Roy Shapira

Roy Shapira is a legal scholar who focuses on the interactions between regulation, reputation, and litigation. His book on these topics, Law and Reputation, came out in 2020 (in Cambridge University Press). Shapira received his LLM and SJD degrees from Harvard Law School, and he is currently at Reichman University Law School (IDC).

Is Big Business Ungovernable? 

Regulators should dedicate more resources to pursuing big cases against the biggest market actors, even if it means compiling far fewer enforcement...

Max Oversight Duties: How the Boeing Case Signifies a Shift in Corporate Law

Why did regulation, corporate governance, and fear of repetitional harm fail to prevent the Boeing 737 Max debacle from happening? A new...

President-Elect Joe Biden and the Real Lessons of DuPont

Simply talking corporate America into being more responsible is not enough. It may get corporations to talk the talk, but not to...

How the Legal System Helps the Media Hold the Powerful to Account

The legal system is the bloodline of investigative journalism. Recent maneuvers by the Trump administration may jeopardize it.     When done effectively, investigative journalism can greatly...

Does Environmental Crime Pay?

A new Stigler Center working paper conducts a cost-benefit analysis of DuPont's emissions of a toxic chemical dubbed C8. The Trump administration has shown clear signs that it...

Managing Political Risk

A recent working paper suggests that firms react to political risk, both passively by cutting investment and employment, and actively by ramping up lobbying efforts. From Trump...

Attorneys General for Sale? We Should Focus on the Practice, Not Just on Trump’s Role

Trump is not the only, nor the biggest, player in the game of influencing attorneys general. Singling him out for opprobrium is aiming at the...

Regulators as Validators

Special interest groups can use their influence over regulation to water down not just potential legal sanctions but also potential reputational sanctions. What deters corporate...

Making it Look Like a Struggle

 For capture to be sustainable, the regulator has to find ways to be perceived as being tough on the regulated without really hurting them. The...

Who Killed Corporate Reputation?

Regulation and reputation are not independent of each other. Regulation can substitute, crowd out, or even implement the power of reputational concerns. A better understanding...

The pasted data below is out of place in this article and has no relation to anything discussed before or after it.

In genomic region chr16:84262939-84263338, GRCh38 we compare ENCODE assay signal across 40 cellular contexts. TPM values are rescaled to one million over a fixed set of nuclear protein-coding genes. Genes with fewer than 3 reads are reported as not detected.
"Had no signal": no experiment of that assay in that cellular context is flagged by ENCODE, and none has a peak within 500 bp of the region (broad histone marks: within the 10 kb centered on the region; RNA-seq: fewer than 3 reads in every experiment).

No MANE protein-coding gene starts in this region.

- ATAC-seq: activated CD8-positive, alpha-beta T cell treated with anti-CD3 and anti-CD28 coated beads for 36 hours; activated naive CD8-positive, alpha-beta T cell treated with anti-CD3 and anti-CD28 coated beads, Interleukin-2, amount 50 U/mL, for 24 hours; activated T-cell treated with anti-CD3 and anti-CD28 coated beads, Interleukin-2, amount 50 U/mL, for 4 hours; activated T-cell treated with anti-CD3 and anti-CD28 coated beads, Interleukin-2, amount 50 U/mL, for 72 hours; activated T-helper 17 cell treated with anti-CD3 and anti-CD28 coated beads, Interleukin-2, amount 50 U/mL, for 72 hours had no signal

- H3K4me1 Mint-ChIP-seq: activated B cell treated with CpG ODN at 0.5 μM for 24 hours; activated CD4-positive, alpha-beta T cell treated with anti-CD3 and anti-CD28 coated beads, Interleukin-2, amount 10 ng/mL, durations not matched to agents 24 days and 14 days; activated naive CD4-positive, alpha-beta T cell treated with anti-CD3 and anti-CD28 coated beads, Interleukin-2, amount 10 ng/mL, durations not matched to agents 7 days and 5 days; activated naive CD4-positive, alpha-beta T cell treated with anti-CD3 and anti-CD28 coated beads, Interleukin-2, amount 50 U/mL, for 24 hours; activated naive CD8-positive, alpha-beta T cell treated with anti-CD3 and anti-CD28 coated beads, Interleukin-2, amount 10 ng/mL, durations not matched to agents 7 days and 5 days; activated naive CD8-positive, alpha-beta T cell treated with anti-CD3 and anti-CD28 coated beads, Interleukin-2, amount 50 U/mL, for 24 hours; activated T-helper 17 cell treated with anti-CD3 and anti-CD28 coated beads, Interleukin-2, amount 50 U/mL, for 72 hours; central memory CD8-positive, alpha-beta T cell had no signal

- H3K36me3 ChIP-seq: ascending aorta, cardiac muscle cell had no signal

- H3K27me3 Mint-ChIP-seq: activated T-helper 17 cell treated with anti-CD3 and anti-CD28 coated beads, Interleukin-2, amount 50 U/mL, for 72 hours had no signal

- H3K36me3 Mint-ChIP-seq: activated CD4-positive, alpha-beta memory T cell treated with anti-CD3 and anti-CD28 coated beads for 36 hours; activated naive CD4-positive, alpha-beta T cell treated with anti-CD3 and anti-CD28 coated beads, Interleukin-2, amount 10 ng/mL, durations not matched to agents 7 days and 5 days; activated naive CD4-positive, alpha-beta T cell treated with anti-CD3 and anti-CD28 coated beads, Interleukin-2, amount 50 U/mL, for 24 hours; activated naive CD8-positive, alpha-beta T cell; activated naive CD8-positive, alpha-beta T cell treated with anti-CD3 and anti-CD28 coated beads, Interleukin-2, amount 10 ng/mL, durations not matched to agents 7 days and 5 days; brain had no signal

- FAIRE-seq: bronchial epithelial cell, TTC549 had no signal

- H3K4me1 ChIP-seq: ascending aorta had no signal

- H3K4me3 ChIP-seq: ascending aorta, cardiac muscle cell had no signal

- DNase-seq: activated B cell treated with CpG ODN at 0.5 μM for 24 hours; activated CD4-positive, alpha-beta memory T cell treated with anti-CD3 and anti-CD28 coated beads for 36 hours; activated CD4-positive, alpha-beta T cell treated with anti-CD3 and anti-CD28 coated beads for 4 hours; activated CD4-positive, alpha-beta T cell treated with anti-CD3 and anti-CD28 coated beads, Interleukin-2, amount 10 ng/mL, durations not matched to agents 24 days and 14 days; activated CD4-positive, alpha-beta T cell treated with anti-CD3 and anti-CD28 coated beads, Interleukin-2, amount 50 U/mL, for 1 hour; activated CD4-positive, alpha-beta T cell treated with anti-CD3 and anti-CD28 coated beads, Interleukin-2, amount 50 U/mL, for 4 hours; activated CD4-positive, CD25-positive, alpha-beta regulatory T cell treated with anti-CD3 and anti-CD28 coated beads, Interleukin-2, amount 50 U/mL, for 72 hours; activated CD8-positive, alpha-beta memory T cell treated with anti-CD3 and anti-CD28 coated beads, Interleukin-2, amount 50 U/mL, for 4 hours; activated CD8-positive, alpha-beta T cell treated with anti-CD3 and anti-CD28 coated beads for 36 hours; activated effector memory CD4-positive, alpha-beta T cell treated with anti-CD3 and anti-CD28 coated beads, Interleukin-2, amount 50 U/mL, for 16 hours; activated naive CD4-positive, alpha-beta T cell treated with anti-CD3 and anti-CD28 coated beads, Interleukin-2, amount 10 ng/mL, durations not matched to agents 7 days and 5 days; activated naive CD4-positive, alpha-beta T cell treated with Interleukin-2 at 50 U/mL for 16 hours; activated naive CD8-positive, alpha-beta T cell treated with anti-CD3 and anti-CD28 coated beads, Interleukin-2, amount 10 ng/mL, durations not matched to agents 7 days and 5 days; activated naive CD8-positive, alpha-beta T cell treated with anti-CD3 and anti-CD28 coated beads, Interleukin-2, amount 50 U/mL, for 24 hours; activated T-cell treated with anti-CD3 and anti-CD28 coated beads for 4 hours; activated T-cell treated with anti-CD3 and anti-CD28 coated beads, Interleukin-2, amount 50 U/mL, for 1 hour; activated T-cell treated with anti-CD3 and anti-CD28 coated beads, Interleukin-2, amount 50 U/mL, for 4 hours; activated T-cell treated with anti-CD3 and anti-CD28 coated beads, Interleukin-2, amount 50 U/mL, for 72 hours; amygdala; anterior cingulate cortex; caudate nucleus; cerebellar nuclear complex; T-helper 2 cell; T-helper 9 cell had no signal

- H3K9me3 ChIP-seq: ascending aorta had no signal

Latest news

How Financial Contracting Could Help the Police Force Manage Its Aims More Effectively

Hamid Mehran proposes funded deferred pay, an incentive structure to mitigate the risk and costs of police misconduct.

Event Notes: “China’s Political Economy” in Review

The Stigler Center's "China Political Economy" webinar series returns Thursday, February 9. Here's a reminder of what we covered in our first...

To Build an Equitable Economy, We Must Understand Capitalism’s Racist Heritage

American capitalism was built on racial exploitation, from the enslavement of Black people to institutionalized discrimination and its structural impact on our...

How To Ensure Industrial Policy Promotes Public Over Private Gain

Industrial policy was once so out of fashion that it was jokingly called “the policy that shall not be named.” Now it’s...

More than Economics, Ideology Determines US Voters’ Preferences for Redistribution

The US stands out among developed economies for its comparatively low level of redistribution as a percentage of GDP. Gustavo de Souza...

Stakeholder Motivations for “Private Sanctions” Against Russia

As the war in Ukraine enters its second year, a new study measures stakeholders’ desire to see their firms exit Russia and...

The Wicked Problem Embodied by The Twitter Files

In response to a recent ProMarket post about the Twitter Files, professor Tom Ginsburg points out that the toughest question lies in...